Potentially Toxic Flame Retardants Found in Baby
WEDNESDAY, May 18 (HealthDay News) -- A flame retardant banned
years ago in many parts of the world appears to remain in use and
is among a number of potentially toxic flame retardants found in
baby products such as nursing pillows, bassinet mattresses,
strollers and high chairs, a new study reports.
Flame retardants are used to reduce the risk of polyurethane
foam -- used in a large number of products -- catching fire, and to
slow the rate of burning if it does catch fire.
Penta brominated diphenyl ethers (pentaBDE) was the most popular
flame retardant prior to 2004, but was banned in 172 countries and
12 U.S. states because of health concerns. In order to meet the new
flammability standards, manufacturers began using other flame
retardants which, in many cases, lack full health data, the study
authors explained in a news release from the American Chemical
The situation has led to a lack of knowledge about exactly which
flame retardants are being used in products and at what
concentrations, explained Heather M. Stapleton, an assistant
professor of environmental chemistry at Nicholas School of the
Environment, Duke University, and colleagues.
Stapleton's team conducted this study in order to fill those
The researchers found potentially toxic flame retardants in 80
percent of the polyurethane foam samples taken from 101 common baby
products. Among those flame retardants were compounds associated
with pentaBDE, which suggests that the substance remains in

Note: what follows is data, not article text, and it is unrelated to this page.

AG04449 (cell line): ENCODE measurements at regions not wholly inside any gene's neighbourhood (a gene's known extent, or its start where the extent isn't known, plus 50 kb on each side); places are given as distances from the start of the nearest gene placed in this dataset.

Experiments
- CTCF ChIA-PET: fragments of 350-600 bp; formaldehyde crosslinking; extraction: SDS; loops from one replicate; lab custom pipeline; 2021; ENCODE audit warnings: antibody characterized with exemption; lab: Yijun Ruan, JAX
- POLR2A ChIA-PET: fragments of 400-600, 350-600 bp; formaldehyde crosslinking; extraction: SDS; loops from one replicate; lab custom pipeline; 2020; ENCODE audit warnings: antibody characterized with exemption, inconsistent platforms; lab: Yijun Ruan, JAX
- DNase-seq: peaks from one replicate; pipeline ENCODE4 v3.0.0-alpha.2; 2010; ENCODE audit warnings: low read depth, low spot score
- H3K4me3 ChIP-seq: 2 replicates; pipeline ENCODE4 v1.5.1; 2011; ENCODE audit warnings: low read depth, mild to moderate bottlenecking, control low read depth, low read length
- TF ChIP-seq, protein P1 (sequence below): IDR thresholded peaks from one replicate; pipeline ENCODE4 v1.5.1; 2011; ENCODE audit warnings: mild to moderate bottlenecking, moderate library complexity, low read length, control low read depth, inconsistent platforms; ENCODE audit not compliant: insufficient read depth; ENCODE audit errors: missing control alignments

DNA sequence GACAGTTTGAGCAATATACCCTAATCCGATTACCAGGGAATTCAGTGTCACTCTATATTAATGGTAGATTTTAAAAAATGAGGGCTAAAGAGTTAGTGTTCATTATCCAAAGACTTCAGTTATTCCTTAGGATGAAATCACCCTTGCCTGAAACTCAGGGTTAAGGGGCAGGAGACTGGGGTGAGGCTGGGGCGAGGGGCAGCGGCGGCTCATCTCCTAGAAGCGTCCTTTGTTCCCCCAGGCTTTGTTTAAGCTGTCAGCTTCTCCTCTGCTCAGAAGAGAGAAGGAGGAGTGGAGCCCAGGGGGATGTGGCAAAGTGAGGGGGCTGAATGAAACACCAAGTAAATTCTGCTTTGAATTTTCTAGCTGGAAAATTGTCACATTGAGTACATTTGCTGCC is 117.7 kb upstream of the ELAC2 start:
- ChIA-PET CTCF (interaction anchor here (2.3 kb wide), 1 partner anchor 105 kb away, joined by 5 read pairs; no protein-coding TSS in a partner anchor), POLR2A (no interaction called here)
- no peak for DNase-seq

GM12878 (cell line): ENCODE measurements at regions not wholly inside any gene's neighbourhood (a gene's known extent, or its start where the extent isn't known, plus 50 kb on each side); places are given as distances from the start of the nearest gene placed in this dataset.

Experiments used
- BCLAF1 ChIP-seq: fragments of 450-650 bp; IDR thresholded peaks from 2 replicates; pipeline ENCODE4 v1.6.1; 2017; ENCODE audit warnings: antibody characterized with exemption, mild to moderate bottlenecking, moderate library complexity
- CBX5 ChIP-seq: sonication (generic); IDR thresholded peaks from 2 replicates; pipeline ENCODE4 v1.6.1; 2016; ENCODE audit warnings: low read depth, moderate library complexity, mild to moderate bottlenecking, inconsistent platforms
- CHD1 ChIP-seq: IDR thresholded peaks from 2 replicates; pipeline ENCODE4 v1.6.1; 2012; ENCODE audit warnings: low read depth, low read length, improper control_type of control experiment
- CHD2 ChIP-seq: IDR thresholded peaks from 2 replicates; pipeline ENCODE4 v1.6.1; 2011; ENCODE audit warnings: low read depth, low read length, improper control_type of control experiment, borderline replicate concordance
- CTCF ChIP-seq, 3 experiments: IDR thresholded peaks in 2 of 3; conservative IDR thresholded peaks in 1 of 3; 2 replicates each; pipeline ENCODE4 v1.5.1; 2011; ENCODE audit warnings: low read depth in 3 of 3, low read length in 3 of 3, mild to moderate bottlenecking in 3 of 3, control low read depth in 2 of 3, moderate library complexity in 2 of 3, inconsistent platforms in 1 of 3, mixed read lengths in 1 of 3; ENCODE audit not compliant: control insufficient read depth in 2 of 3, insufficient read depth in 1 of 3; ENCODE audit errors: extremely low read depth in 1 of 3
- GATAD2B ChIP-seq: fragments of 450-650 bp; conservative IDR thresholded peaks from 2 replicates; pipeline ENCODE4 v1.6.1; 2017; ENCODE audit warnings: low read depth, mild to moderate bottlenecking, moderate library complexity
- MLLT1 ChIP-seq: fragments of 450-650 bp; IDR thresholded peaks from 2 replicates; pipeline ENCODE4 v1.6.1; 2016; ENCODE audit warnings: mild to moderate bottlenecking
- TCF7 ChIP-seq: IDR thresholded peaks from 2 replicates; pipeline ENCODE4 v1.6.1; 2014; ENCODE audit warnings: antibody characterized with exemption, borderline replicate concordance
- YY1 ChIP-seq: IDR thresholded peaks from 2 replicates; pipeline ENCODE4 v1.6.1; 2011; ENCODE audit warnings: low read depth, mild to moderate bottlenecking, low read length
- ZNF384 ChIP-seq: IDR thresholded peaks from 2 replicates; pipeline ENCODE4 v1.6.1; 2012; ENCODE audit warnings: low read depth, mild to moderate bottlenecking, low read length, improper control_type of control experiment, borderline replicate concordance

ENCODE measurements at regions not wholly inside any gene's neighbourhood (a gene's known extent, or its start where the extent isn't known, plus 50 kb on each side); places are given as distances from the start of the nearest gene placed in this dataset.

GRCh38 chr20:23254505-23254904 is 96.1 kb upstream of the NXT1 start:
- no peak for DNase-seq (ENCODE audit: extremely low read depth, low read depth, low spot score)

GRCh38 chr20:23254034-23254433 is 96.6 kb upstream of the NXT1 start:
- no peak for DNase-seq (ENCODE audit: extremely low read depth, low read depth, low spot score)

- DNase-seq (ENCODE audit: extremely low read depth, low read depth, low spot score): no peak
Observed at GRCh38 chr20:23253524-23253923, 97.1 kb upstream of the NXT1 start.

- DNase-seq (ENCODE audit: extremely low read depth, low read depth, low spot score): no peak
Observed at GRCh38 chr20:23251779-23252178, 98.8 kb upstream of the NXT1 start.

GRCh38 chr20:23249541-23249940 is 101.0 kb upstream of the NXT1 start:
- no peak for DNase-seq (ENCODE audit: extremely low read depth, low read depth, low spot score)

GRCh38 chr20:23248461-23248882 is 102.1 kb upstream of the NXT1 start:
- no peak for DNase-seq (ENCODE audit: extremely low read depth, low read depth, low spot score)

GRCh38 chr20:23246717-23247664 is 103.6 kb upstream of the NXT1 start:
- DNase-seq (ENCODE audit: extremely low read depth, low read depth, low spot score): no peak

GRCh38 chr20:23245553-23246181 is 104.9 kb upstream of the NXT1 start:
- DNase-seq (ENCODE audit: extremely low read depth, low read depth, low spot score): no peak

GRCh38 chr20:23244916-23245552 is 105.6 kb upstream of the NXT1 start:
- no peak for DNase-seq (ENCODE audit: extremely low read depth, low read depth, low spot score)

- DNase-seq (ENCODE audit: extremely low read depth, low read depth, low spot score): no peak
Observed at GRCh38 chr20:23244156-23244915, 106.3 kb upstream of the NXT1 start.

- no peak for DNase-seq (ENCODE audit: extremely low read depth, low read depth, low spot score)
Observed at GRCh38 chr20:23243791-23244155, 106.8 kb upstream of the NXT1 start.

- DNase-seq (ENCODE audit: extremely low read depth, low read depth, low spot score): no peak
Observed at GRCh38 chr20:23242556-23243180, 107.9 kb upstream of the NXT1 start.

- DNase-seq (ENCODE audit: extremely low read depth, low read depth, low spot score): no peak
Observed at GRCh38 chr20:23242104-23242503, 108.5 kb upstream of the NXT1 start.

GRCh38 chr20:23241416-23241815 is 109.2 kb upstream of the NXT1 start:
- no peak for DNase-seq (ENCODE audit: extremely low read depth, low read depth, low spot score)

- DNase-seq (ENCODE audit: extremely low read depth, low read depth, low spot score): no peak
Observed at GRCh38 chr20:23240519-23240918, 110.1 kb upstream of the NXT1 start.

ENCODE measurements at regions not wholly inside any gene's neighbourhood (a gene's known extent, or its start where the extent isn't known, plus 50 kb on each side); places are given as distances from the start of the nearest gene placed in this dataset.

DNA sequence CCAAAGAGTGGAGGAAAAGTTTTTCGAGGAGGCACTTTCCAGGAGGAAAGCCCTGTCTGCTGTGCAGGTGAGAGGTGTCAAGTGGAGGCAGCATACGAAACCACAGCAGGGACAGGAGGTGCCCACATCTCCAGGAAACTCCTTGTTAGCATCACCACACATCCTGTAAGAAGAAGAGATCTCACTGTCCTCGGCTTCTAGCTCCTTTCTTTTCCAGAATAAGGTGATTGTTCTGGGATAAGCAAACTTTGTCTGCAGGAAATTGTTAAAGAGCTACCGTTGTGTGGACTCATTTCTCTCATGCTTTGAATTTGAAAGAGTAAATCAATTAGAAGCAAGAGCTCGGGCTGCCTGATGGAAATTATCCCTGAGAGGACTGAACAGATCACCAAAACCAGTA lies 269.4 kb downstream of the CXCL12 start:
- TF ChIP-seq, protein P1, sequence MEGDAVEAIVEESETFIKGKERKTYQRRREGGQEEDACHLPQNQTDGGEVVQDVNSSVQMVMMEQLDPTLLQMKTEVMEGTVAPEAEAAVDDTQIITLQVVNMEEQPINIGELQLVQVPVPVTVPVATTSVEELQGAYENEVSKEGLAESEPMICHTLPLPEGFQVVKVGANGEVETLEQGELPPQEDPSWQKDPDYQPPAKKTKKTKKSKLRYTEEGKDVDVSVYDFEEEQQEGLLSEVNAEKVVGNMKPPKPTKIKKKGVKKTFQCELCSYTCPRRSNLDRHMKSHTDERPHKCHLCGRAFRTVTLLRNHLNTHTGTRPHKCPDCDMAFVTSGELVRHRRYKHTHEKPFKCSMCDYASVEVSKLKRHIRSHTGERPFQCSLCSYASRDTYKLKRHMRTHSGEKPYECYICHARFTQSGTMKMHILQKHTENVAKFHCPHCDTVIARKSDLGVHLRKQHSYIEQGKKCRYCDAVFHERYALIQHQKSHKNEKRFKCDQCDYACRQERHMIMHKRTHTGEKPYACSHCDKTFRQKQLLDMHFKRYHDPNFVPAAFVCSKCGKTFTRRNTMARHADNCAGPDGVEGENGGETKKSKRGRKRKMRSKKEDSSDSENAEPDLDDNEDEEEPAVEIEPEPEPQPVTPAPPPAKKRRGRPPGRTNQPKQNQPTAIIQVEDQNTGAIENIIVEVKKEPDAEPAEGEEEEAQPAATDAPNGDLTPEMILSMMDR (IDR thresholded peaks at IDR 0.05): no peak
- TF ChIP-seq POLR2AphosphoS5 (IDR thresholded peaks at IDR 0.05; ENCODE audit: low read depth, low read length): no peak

Two potential cancer-causing flame retardants -- TCEP and TDCPP
-- were also found in some of the polyurethane foam samples
collected from the baby products.
The findings warrant future studies "to specifically measure
infants' exposure to these flame retardants from intimate contact
with these products, and to determine if there are any associated
health concerns," Stapleton and colleagues concluded.
The study is published in the current issue of the journal
Environmental Science & Technology.
In response to the new report, the Juvenile Products
Manufacturers Association released a statement stressing that "All
nursery products sold in the United States must conform to tough
federal safety standards such as the Consumer Product Safety Act,
the Federal Hazardous Substances Act and the Consumer Product
Safety Improvement Act."
The industry trade group statement also noted that "Not only do
these safety standards contain flammability requirements, they also
restrict the use of substances that are harmful or toxic and to
which children might be exposed."
Health Canada has more about
flame retardants and health.
Copyright © 2011
. All rights reserved.
Please be aware that this information is provided to supplement the care provided by your physician. It is neither intended nor implied to be a substitute for professional medical advice. CALL YOUR HEALTHCARE PROVIDER IMMEDIATELY IF YOU THINK YOU MAY HAVE A MEDICAL EMERGENCY. Always seek the advice of your physician or other qualified health provider prior to starting any new treatment or with any questions you may have regarding a medical condition.